These days it seems that music permeates our lives. Whether walking, or exercising at the gym, or driving a car, or relaxing at a dinner party, most of the time these activities are accompanied by music. Start reading a book and after a while music is added to the experience one way or another. It would seem that our lives have a soundtrack and these soundtracks are different for each one of us. One might believe that modern technology and our culture have created this symbiosis. But seeing or living our lives, in musical terms is nothing new.
“If I were not a physicist, I would probably be a musician. I often think in music. I live my daydreams in music. I see my life in terms of music.” Albert Einstein
Read what science has determined about the way our brain develops and processes music, and you will soon appreciate that the evolution and development of the human brain itself has given us our unique love and appreciation of music – it has nothing to do with technology or culture – it is something, uniquely and innately human.
Naturally the explanation of the interactions in our brains while music is playing is in itself quite complex. Writer and professor Daniel J Levitin’s book “This is Your Brain on Music, The Science of a Human Obsession” has provided the best insight to what exactly is going on in our head when we listen to music:
“ The story of your brain on music is the story of an exquisite orchestration of brain regions, involving both the oldest and newest parts of the human brain, and regions as far apart as the cerebellum in the back of the head and the frontal lobes just behind your eyes. It involves a precision choreography of neurochemical release and uptake between logical predictive systems and emotional reward systems. When we love a piece of music, it reminds us of other music we have heard, and it activates memory traces of emotional times in our lives.”
In other words, when we listen to music our brain lights up like a Las Vegas slot machine. Music processing is distributed throughout many regions of the brain. Most importantly, the area that controls our emotions (Amygdala) is adjacent to the area dealing with memory (Hippocampus). Both areas are simultaneously active while music is playing. No other human activity has the same effect on our brains. Human speech, non-musical sounds and reading all fail to achieve the addictive response that music creates – that simultaneous stimulation of our emotions and memory.
Growing up in New Jersey in the early 1950s I frequently attended Saturday movie matinees (admission was only 25 cents). I enjoyed watching serials, particularly “Flash Gordon”, starring Buster Crabbe. Flash forward (no pun intended) about 25 years and I was listening to Franz Liszt’s “Preludes”. I immediately recognized the music and started to relive scenes from Flash Gordon and memories of watching the serial both at home and in the movies. The Preludes’ theme was part of the score to Flash Gordon and I couldn’t think of one without the other. I had a similar experience with the music from the original black and white “King Kong”. You probably have had similar experiences. Think of the frightening music throughout the movie “Jaws”. The theme and the film are inseparable in our minds. In fact, it is the music which bonds with events as we experience them, enhances and then creates much of the emotional response. Alfred Hitchcock gave composer Bernard Hermann major credit for creating the suspense and terror in the film “Psycho”. Remove the music and our emotional response nearly vanishes.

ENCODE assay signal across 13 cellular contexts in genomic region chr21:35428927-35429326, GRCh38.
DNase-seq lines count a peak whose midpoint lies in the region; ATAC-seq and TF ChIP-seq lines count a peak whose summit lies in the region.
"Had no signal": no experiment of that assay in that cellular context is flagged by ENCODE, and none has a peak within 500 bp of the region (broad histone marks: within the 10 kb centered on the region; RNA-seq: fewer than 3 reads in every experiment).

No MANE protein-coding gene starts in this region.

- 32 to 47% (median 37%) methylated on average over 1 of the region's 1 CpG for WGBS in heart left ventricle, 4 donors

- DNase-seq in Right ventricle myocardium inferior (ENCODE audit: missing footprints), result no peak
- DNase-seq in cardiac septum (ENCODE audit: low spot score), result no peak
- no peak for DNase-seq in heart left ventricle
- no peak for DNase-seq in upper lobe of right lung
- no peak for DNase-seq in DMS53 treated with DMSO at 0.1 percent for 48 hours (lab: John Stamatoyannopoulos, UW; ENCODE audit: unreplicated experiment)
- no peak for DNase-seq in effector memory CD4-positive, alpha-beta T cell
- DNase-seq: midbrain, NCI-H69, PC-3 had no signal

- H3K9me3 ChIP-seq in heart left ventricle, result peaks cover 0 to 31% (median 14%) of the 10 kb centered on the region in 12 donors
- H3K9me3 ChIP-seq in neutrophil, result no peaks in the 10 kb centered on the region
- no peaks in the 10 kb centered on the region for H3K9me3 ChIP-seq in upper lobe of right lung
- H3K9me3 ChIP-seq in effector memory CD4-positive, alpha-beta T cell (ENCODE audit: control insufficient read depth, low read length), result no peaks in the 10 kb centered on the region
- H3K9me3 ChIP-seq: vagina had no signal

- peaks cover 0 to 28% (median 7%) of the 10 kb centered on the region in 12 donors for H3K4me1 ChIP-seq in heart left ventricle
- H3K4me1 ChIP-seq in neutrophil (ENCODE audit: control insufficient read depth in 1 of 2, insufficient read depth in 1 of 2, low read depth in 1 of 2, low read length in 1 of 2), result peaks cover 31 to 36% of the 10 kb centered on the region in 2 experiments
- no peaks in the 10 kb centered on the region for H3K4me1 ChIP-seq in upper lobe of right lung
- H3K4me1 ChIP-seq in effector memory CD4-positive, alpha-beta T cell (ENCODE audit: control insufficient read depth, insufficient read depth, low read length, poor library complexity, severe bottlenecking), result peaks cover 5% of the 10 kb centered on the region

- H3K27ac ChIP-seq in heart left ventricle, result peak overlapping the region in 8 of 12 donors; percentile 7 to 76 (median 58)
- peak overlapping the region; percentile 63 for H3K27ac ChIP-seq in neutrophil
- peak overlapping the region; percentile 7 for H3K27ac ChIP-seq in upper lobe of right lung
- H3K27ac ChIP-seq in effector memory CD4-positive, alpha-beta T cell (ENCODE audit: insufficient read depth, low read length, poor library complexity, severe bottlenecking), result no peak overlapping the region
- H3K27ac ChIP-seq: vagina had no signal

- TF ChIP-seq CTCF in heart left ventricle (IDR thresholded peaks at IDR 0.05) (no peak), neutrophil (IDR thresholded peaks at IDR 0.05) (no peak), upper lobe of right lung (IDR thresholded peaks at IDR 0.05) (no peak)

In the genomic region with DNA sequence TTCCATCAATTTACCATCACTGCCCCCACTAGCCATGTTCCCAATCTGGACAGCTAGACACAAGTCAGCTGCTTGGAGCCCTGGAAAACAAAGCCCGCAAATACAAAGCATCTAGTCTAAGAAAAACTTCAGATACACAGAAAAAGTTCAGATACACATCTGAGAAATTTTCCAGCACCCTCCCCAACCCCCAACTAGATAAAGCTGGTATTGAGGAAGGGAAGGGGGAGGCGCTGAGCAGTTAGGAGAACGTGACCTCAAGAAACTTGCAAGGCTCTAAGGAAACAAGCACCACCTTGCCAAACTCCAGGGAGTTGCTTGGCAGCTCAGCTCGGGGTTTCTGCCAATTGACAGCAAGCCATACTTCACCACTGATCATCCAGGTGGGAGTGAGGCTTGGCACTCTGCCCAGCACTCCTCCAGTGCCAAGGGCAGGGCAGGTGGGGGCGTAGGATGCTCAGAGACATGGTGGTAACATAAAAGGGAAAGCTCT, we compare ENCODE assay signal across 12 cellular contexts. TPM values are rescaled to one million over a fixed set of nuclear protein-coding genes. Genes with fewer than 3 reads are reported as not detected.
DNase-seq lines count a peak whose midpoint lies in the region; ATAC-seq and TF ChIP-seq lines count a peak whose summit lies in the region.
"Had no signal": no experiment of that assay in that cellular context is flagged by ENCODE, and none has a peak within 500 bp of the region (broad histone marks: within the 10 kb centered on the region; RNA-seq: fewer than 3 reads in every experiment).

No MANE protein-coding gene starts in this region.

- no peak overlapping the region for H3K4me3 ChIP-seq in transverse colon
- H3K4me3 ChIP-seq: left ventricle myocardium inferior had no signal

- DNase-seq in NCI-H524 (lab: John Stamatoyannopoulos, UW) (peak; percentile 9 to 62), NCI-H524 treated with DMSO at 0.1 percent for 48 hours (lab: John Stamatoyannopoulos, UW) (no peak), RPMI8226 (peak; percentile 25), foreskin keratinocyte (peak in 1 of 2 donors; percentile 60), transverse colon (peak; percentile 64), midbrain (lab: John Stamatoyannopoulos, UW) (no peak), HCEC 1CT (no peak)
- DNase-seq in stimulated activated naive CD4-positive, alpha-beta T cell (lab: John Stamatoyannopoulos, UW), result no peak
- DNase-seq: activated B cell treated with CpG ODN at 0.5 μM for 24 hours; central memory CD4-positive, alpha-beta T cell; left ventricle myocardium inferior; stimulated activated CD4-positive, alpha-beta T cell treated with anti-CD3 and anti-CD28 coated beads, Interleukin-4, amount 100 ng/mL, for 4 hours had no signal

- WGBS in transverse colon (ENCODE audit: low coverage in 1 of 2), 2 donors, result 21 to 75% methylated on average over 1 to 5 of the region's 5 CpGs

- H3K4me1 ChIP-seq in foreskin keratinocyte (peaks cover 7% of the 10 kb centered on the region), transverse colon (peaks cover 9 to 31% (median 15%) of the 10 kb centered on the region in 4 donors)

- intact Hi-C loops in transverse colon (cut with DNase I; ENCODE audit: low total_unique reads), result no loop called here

The music we tend to be nostalgic about and relate to as “our music”, is that which we associate with our teenage years. Part of the reason for this is that those years are emotionally and chemically charged years of discovery. We remember emotional events because our brain (amygdala) together with neuro transmitters tags our memories as important (again credit to Professor Levitin).
My exploration of jazz commenced in my teenage years. I started to explore much of the “Great American Songbook” at the same time. To this day, if I walk into the middle of an improvisation, I can identify the song if it is a standard. My brain just recognizes the pattern of chords and snippets of melody. My sons, who grew up attached to rock music, identify more with Pink Floyd, Supertramp, or other rock bands.
Naturally, having a strong affinity for one form of music, does not preclude the discovery of other music forms. My affinity for Jazz was founded on an appreciation of masterful technique, musical organization and harmony, emotional content and dynamics. I discovered many of these qualities in classical music and tango (particularly the music of Astor Piazzolla).
Naturally, the involvement of our brains in music and its benefits is only achieved when we are active in the process and the music is not relegated to merely “background”. I have been approached by many generation Millennials who have asked, “How do you listen?’ Do you read while listening? Do you discuss politics or religion while listening? Do you exercise while listening? My response has been simple yet unfathomable, “No, I just listen.”
“Music expresses that which cannot be said and on which it is impossible to be silent.” Victor Hugo
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